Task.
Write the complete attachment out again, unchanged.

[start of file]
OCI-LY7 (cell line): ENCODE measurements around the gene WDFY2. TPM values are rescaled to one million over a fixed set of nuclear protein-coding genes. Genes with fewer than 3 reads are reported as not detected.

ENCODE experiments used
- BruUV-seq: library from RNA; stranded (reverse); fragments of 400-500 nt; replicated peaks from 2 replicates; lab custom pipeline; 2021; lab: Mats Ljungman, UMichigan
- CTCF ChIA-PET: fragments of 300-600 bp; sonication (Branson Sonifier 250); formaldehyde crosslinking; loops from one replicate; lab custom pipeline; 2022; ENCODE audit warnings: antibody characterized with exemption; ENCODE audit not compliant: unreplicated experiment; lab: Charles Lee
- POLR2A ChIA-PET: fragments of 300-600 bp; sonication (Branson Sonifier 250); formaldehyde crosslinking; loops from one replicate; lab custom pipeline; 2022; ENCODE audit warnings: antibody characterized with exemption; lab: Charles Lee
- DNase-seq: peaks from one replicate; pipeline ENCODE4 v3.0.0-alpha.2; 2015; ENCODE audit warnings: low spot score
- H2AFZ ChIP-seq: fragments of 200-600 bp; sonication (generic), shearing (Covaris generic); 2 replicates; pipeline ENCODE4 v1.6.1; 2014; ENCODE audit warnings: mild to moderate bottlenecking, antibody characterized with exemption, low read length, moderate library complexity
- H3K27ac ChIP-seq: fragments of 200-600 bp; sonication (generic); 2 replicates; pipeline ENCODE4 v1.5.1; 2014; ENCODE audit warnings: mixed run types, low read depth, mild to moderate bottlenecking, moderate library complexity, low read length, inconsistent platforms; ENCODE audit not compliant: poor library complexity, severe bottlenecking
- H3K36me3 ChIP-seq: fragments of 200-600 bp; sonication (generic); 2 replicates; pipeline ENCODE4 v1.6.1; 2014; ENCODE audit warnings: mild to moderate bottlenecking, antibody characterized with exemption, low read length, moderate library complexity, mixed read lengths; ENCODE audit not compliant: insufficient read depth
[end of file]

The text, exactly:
OCI-LY7 (cell line): ENCODE measurements around the gene WDFY2. TPM values are rescaled to one million over a fixed set of nuclear protein-coding genes. Genes with fewer than 3 reads are reported as not detected.

ENCODE experiments used
- BruUV-seq: library from RNA; stranded (reverse); fragments of 400-500 nt; replicated peaks from 2 replicates; lab custom pipeline; 2021; lab: Mats Ljungman, UMichigan
- CTCF ChIA-PET: fragments of 300-600 bp; sonication (Branson Sonifier 250); formaldehyde crosslinking; loops from one replicate; lab custom pipeline; 2022; ENCODE audit warnings: antibody characterized with exemption; ENCODE audit not compliant: unreplicated experiment; lab: Charles Lee
- POLR2A ChIA-PET: fragments of 300-600 bp; sonication (Branson Sonifier 250); formaldehyde crosslinking; loops from one replicate; lab custom pipeline; 2022; ENCODE audit warnings: antibody characterized with exemption; lab: Charles Lee
- DNase-seq: peaks from one replicate; pipeline ENCODE4 v3.0.0-alpha.2; 2015; ENCODE audit warnings: low spot score
- H2AFZ ChIP-seq: fragments of 200-600 bp; sonication (generic), shearing (Covaris generic); 2 replicates; pipeline ENCODE4 v1.6.1; 2014; ENCODE audit warnings: mild to moderate bottlenecking, antibody characterized with exemption, low read length, moderate library complexity
- H3K27ac ChIP-seq: fragments of 200-600 bp; sonication (generic); 2 replicates; pipeline ENCODE4 v1.5.1; 2014; ENCODE audit warnings: mixed run types, low read depth, mild to moderate bottlenecking, moderate library complexity, low read length, inconsistent platforms; ENCODE audit not compliant: poor library complexity, severe bottlenecking
- H3K36me3 ChIP-seq: fragments of 200-600 bp; sonication (generic); 2 replicates; pipeline ENCODE4 v1.6.1; 2014; ENCODE audit warnings: mild to moderate bottlenecking, antibody characterized with exemption, low read length, moderate library complexity, mixed read lengths; ENCODE audit not compliant: insufficient read depth